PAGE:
Amateur radio call signs of New Zealand
Amateur radio or ham radio call signs are unique identifiers for the 6,000 licensed operators in New Zealand. Call signs are regulated internationally by the ITU as well as nationally by The Ministry of Economic Development. The latter is responsible for providing policy advice to Government on the allocation of New Zealand's radio spectrum to support, efficient, reliable and responsive wireless telecommunications and broadcasting infrastructure.
- 1 Call sign blocks for telecommunication
- 2 Call sign assignments for amateur radio
- 3 History of call sign allocation
- 4 See also
- 5 References
- 6 External links
Call sign blocks for telecommunication
|Call sign block|
|E5A - E5Z||New Zealand - Cook Islands|
|ZKA - ZMZ||New Zealand|
While not directly related to call signs, the International Telecommunication Union (ITU) further has divided all countries assigned amateur radio prefixes into three regions; New Zealand is located in ITU Region 3. New Zealand is assigned ITU Zone 60.
Call sign assignments for amateur radio
There are 4 possible 2-letter prefixes and 40 2-letter/1-number prefixes available to New Zealand operators based on the ITU blocks (ZK, ZL, ZM and E5). This provides for about 720,000 three-character-suffix call signs and significantly more if numerals comprise either or both of the first two characters of the suffix. A further 18.8 million 4-character call signs are potentially available, as well as considerably more when digits are assigned in the suffix.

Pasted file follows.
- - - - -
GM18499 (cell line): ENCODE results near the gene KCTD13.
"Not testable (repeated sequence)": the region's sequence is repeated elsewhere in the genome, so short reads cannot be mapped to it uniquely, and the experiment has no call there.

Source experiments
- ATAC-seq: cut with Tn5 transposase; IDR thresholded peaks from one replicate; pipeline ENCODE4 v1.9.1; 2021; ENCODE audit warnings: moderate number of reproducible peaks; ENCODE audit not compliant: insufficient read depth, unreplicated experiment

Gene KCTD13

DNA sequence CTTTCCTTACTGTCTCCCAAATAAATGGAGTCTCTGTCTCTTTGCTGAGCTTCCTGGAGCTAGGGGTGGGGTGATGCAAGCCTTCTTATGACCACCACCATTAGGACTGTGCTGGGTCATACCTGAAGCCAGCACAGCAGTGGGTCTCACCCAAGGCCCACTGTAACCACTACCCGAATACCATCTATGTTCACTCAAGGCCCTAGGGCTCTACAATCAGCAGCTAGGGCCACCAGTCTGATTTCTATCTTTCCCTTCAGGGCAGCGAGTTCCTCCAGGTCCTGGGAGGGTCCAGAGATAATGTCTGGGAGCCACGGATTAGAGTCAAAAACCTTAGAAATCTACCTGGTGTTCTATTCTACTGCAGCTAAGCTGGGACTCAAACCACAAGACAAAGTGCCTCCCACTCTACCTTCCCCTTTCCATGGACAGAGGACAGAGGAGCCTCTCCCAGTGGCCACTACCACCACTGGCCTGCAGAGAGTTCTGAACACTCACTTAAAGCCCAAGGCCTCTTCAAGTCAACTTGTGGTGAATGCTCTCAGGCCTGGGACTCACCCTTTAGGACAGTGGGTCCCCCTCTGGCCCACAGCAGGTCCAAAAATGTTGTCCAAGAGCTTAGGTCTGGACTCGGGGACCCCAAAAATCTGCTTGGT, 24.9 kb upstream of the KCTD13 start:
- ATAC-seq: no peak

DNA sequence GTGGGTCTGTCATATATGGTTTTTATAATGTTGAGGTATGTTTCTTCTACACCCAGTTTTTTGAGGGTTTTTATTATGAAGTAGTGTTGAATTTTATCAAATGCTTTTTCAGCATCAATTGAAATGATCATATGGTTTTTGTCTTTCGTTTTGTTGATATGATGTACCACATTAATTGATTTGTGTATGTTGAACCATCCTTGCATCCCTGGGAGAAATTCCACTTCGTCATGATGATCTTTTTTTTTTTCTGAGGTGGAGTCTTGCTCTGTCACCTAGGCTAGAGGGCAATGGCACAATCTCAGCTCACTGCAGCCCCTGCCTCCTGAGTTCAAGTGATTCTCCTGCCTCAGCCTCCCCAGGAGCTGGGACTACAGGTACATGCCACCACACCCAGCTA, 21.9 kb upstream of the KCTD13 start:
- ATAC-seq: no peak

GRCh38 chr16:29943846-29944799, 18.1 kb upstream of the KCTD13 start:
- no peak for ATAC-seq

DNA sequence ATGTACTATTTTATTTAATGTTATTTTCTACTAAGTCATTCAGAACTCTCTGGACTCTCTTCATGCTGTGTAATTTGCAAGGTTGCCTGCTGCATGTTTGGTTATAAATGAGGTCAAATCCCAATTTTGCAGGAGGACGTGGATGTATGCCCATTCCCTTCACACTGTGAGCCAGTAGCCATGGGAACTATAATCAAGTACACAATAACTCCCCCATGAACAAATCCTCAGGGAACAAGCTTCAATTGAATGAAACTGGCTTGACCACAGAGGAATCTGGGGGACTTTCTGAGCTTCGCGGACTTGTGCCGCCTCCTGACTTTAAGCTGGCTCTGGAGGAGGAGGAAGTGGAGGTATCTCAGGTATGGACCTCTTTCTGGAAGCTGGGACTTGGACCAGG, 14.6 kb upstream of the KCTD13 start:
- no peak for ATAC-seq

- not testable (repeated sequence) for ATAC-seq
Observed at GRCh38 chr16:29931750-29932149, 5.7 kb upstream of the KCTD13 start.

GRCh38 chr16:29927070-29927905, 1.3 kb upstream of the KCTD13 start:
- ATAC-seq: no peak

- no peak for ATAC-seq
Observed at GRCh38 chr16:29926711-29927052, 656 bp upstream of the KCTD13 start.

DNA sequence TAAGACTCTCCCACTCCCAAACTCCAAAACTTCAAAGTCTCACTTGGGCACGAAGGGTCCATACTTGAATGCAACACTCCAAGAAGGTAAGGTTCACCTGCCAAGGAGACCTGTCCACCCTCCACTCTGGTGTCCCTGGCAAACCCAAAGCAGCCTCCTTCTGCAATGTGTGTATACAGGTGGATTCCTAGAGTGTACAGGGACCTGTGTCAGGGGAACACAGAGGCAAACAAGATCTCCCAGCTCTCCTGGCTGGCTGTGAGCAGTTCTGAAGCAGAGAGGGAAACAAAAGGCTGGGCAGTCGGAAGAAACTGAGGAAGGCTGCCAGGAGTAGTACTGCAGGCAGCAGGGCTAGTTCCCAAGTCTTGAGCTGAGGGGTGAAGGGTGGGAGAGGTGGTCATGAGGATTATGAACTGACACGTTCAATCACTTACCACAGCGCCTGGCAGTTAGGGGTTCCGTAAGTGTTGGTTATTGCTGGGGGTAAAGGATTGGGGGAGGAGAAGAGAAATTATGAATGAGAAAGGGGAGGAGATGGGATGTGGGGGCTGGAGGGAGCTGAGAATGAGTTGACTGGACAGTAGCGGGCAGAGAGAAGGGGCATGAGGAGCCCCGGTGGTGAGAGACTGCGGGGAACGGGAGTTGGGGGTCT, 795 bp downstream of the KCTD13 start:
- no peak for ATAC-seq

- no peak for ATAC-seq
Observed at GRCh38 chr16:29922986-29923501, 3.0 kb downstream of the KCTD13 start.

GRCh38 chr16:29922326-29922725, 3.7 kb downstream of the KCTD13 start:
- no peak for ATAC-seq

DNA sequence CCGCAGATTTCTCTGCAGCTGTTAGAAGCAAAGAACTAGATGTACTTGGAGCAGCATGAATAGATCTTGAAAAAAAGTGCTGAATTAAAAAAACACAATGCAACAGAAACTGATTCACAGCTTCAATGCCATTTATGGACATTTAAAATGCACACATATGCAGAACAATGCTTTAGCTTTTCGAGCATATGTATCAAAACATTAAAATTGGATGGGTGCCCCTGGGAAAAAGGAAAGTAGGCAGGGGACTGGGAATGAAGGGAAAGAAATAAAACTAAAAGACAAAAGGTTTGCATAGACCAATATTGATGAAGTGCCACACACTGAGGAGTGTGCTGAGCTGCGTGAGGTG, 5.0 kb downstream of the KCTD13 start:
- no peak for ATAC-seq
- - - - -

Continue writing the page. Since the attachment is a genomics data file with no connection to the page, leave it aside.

Of these prefixes, 1 is currently assigned (ZL) for normal amateur radio operation. ZM has been assigned for special events for a time-limited period, and E5 is being assigned in the Cook Islands.
Although ZL1 to ZL4 were previously issued based on the operator's location within New Zealand, that is no longer the case.
New Zealand is assigned DXCC entity #170. Primary callsign suffixes can be from to four letters in the A-Y, AA-YZ, AAA-YZZ and AAAA-YZZZ blocks. Temporary special event callsigns may have five or six letter suffixes.
|Prefixes||Subseries||Purpose||# issued||DXCC Entity #|
|ZK||1 - 9||Niue and Tokelau||74||#188|
|E5A-E5Z||North Cook Island, used to be ZK1/N||193||#191|
|E5A-E5Z||South Cook Island, used to be ZK1/S||(incl in N. Cook)||#191|
|ZL1||A-Y to AAAA-YZZZ||New Zealand||2,134||#170|
|ZL2||A-Y to AAAA-YZZZ||New Zealand||1,887||#170|
|ZL3||A-Y to AAAA-YZZZ||New Zealand||880||#170|
|ZL4||A-Y to AAAA-YZZZ||New Zealand||556||#170|
|ZL5||A-Y to AAAA-YZZZ||Antarctica||1|
|ZL6||A-Y to AAAA-YZZZ||NZART||13||#170|
|ZL7||A-Y to AAAA-YZZZ||Chatham Islands||4||#034|
|ZL8||A-Y to AAAA-YZZZ||Kermadec Islands||2||#133|
|ZL9||A-Y to AAAA-YZZZ||Sub-Antarctic Territories||3||#016|
|ZL||10 - 100||Temporary Commemorative Callsigns||#170|
Use of 'ZM'
The ZM prefix can be substituted for ZL for contests and commemorative events, at the discretion of the licensee.